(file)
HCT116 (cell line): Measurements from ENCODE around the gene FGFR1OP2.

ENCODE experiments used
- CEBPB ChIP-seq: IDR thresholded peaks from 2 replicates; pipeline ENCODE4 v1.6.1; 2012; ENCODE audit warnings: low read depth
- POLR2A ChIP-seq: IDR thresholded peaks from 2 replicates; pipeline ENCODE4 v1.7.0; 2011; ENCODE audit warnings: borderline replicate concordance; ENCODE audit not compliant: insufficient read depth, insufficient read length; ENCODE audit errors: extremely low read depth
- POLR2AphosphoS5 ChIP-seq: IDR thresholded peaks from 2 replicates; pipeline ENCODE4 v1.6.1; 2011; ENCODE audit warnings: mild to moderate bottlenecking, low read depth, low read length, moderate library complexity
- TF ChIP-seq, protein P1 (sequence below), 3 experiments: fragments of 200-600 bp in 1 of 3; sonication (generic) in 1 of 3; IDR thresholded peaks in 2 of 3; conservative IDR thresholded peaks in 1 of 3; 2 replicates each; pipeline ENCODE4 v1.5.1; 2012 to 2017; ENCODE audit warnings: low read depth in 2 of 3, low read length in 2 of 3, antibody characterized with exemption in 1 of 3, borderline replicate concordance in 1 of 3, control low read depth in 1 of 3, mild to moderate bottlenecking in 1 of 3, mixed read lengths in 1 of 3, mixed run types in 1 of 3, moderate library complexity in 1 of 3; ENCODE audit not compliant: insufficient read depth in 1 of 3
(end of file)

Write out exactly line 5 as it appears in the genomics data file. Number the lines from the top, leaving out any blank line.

- POLR2AphosphoS5 ChIP-seq: IDR thresholded peaks from 2 replicates; pipeline ENCODE4 v1.6.1; 2011; ENCODE audit warnings: mild to moderate bottlenecking, low read depth, low read length, moderate library complexity